Medical Conditions and Diseases
Hyperacusis can also be caused by certain medical conditions and diseases. Lyme disease, Bell’s palsy, and Meniere’s disease are just a few examples of conditions that can cause hyperacusis. These conditions can affect the inner ear or the auditory pathways in the brain, leading to hyperacusis as a symptom.
If you have been diagnosed with one of these conditions and are experiencing hyperacusis, it is important to work with your healthcare provider to manage your symptoms and prevent further damage to your hearing.
Medications and Substances
Hyperacusis can also be triggered by some medications or substances. Some antibiotics, chemotherapy drugs, and nonsteroidal anti-inflammatory drugs (NSAIDs) such as aspirin can cause hyperacusis. Recreational substances like alcohol and nicotine can also cause hyperacusis.
If you are taking medications or using substances and are experiencing hyperacusis, it is important to speak with your healthcare provider about alternative options and ways to manage your symptoms.
In conclusion, hyperacusis can be caused by a variety of factors, including neurological issues, acoustic trauma, medical conditions, and certain medications and substances. It is important to protect your ears from loud noises, work with your healthcare provider to manage any underlying conditions, and seek treatment for hyperacusis if you are experiencing symptoms.
Symptoms of Hyperacusis
Hyperacusis symptoms can range from mild to severe and can vary from person to person. Some of the most common symptoms include an increased sensitivity to everyday sounds, such as traffic, conversation, or low music; discomfort or pain in response to certain sounds; and difficulty tolerating the noise of everyday life.
Hyperacusis is often associated with other medical conditions such as depression, anxiety, or post-traumatic stress disorder (PTSD).
Hyperacusis can range from mild to severe, and the severity of symptoms can often depend on the underlying cause.
Diagnosis and Assessment
Medical History and Physical Examination
A medical history and physical examination are necessary to diagnose hyperacusis properly. Your doctor will ask about any medical conditions you have, the medications you’re taking, and your exposure to loud noises. They’ll also check your ears for any visible abnormalities.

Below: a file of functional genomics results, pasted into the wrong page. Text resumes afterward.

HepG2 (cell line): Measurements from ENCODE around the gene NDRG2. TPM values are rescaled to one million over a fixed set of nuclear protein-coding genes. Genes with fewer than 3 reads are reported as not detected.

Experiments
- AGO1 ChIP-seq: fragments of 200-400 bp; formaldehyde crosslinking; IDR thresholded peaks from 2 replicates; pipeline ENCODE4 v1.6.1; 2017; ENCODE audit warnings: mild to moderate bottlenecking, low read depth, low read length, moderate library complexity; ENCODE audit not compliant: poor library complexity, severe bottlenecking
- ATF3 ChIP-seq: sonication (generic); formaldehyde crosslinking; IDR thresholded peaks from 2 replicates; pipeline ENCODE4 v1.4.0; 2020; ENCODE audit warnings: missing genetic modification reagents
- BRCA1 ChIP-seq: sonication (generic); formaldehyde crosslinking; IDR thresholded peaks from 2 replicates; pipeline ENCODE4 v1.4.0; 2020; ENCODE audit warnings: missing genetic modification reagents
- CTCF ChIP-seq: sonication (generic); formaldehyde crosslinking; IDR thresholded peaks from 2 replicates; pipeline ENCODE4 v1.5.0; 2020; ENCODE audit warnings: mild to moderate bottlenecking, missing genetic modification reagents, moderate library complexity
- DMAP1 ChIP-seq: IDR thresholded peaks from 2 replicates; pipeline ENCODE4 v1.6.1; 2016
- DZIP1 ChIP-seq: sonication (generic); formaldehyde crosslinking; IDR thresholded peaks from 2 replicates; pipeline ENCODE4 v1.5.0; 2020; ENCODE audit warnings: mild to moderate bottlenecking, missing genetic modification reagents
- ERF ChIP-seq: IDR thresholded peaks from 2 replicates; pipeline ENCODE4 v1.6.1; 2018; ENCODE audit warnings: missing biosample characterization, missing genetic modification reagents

An audiologist may perform audiometric testing, which involves wearing headphones and being asked to respond to sounds of different volumes and frequencies. This test enables the audiologist to determine the threshold of sound that you can tolerate.
A hyperacusis questionnaire may be used to assess the degree and type of discomfort you experience in response to everyday sounds. It usually covers a range of questions related to sound sensitivity, quality of life, and associated symptoms.
Treatment Options for Hyperacusis
There’s no single treatment option for hyperacusis, and treatments often vary depending on the underlying cause and severity of symptoms. However, below are some treatment options that can help reduce the intensity of symptoms.
Counseling and Cognitive Behavioral Therapy (CBT)
Therapy with a hearing specialist or a mental health professional can improve coping skills and offer strategies to manage sound sensitivity and hyperacusis-related anxiety.
Tinnitus Retraining Therapy (TRT)
TRT is a type of therapy that aims to retrain the brain and auditory system to reduce hyperacusis-related symptoms. TRT involves a combination of sound therapy, counseling, and education surrounding sound sensitivity and self-help strategies.
Management of Underlying Medical Conditions
If hyperacusis is related to an underlying condition, that condition may need to be addressed to reduce symptoms.
Hearing Aids or Sound Generators
Hearing aids or sound generators can help reduce sensitivity to everyday sounds by amplifying ambient noise, providing background noise, or masking tinnitus-like sounds induced by hyperacusis.
Reducing loud noises in the environment or using noise-reducing headphones or earplugs, especially in noisy places or social settings, can significantly reduce hyperacusis symptoms.
Hyperacusis can be a debilitating condition, and it can significantly affect a person’s quality of life. However, with appropriate treatment, most people can effectively manage their symptoms and reduce the impact that hyperacusis has on their day-to-day lives. If you suspect you have hyperacusis, it’s essential to seek medical attention to rule out other underlying conditions and receive the appropriate treatment.